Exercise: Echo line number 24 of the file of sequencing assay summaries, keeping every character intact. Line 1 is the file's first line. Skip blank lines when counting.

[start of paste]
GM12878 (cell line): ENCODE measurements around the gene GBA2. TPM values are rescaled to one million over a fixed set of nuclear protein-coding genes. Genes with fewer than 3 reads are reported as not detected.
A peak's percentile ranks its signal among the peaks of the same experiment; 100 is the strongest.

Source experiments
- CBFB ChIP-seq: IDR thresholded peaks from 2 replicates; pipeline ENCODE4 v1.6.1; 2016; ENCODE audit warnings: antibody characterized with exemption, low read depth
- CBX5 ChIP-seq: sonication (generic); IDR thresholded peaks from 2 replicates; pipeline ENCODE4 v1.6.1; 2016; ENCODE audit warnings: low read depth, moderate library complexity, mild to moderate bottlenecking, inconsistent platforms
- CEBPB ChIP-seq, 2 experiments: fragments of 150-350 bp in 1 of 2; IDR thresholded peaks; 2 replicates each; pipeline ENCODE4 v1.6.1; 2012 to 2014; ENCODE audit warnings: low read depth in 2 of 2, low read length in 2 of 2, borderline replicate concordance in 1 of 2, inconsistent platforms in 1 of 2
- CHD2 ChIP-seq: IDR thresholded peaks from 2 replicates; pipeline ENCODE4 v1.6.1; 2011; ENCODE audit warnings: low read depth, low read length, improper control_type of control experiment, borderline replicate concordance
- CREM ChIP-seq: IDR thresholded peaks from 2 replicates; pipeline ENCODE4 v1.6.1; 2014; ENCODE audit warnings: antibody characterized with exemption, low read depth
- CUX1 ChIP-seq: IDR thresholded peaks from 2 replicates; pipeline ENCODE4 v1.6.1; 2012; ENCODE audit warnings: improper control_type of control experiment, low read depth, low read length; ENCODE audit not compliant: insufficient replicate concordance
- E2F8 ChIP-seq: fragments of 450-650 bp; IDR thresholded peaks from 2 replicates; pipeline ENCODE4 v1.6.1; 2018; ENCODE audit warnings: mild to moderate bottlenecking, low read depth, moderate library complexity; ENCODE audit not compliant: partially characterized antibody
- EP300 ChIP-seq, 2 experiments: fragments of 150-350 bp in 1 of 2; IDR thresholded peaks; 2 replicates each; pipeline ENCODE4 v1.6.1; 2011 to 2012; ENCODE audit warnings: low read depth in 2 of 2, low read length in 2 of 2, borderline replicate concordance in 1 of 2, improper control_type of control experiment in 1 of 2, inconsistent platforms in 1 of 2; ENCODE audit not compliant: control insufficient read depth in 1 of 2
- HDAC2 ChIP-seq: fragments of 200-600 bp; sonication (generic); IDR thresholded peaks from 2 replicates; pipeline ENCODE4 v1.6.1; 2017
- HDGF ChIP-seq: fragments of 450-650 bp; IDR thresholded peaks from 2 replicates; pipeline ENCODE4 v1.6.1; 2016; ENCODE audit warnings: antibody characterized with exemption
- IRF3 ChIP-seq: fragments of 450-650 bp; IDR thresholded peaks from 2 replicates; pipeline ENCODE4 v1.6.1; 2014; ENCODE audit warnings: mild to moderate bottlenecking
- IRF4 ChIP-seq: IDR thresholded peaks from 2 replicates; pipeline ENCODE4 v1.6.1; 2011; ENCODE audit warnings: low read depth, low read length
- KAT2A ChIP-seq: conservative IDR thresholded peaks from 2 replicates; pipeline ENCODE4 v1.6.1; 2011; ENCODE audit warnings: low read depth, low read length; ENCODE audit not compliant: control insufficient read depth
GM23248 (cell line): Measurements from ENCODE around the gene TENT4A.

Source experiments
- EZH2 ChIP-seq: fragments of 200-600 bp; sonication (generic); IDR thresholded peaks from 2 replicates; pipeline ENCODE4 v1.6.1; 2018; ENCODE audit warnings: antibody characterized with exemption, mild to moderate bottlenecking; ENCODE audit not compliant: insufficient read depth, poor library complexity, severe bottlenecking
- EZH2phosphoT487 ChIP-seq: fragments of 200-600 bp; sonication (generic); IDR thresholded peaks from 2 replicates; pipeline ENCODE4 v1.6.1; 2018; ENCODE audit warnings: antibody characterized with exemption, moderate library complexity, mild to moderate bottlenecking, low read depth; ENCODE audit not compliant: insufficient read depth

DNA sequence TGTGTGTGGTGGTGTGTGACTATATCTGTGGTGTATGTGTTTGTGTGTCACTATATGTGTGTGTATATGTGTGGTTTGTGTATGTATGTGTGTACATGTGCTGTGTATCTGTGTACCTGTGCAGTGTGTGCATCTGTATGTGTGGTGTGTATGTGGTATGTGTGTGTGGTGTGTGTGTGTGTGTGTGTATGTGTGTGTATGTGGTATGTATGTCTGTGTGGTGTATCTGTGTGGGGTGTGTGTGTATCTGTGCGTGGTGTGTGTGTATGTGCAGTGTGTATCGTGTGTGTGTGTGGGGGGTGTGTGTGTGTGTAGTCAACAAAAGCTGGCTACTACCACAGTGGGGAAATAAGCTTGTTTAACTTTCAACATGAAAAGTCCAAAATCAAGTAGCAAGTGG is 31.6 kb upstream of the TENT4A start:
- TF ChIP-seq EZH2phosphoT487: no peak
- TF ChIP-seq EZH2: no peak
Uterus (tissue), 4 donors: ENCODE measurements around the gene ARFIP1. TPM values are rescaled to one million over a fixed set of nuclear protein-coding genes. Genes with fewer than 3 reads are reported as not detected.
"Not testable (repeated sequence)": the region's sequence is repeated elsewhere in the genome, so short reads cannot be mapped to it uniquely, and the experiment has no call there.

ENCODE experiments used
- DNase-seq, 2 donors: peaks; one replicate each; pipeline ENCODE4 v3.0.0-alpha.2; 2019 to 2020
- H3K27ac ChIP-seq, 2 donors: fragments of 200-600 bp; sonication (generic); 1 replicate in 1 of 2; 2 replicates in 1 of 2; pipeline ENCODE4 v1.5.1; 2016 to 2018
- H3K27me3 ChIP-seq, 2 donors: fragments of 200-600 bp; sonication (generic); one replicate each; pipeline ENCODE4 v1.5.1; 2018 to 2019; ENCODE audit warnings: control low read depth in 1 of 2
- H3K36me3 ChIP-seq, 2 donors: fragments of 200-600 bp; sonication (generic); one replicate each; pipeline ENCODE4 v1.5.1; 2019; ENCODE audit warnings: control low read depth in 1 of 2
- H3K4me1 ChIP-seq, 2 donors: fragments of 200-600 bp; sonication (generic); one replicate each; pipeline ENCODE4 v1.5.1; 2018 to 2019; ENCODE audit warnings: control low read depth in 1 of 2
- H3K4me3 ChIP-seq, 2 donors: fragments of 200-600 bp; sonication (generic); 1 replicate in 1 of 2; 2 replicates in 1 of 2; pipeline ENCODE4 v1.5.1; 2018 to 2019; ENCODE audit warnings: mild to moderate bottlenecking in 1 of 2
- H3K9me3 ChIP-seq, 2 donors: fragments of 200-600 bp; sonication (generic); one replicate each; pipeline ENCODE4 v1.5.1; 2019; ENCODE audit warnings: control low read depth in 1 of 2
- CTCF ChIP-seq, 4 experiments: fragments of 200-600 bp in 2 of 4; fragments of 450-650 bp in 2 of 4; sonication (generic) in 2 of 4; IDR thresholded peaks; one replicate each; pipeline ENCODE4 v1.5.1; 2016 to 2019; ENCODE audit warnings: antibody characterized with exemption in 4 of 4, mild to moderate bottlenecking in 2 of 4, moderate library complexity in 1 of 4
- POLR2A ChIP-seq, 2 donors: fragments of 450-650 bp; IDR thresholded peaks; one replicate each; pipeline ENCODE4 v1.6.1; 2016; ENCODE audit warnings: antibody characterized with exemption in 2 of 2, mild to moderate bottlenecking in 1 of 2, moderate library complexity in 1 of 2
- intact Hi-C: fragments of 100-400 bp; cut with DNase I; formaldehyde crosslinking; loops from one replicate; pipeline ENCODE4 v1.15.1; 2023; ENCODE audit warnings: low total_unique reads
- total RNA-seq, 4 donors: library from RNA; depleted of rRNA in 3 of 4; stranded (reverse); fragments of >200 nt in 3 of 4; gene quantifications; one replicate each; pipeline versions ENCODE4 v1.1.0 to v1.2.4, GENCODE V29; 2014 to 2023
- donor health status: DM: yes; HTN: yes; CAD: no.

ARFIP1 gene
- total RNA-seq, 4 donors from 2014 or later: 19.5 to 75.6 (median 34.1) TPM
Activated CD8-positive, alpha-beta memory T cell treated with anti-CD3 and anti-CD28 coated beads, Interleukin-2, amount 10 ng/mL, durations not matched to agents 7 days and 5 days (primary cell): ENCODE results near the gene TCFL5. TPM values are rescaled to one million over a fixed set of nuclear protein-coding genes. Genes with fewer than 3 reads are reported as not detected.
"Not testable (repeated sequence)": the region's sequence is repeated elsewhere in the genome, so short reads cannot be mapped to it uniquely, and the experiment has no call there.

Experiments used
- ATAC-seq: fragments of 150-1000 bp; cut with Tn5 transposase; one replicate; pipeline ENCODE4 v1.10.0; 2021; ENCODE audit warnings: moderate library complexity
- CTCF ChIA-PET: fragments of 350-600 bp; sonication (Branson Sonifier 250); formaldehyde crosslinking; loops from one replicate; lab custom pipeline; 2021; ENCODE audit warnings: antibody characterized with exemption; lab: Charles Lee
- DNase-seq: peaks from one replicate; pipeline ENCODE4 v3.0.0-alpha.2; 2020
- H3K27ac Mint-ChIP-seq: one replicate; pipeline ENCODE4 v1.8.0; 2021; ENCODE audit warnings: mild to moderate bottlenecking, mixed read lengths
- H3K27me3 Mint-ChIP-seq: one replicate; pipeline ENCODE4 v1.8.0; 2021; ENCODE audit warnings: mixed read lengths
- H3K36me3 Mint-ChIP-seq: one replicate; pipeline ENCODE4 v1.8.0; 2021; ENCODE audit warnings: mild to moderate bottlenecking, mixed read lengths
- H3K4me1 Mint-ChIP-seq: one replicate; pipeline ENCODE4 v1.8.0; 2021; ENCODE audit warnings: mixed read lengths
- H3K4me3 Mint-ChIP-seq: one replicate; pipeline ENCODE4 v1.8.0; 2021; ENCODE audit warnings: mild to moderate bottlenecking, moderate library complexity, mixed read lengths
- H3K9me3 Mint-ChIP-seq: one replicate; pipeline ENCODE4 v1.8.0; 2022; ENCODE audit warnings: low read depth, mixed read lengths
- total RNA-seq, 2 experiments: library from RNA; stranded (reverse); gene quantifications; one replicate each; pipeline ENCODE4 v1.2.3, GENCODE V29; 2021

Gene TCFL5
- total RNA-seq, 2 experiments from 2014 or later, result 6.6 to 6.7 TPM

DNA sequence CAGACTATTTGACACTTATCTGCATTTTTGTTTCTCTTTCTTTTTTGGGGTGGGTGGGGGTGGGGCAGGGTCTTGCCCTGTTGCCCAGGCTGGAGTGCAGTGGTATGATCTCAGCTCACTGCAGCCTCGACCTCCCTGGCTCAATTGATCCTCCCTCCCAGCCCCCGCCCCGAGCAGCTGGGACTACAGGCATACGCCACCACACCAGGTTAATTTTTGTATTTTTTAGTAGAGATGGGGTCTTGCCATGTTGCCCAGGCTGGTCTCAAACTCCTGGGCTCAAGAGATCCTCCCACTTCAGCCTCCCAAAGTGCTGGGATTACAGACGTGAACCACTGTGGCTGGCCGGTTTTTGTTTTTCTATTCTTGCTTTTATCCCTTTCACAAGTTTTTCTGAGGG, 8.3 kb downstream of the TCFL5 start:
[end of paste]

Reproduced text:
Uterus (tissue), 4 donors: ENCODE measurements around the gene ARFIP1. TPM values are rescaled to one million over a fixed set of nuclear protein-coding genes. Genes with fewer than 3 reads are reported as not detected.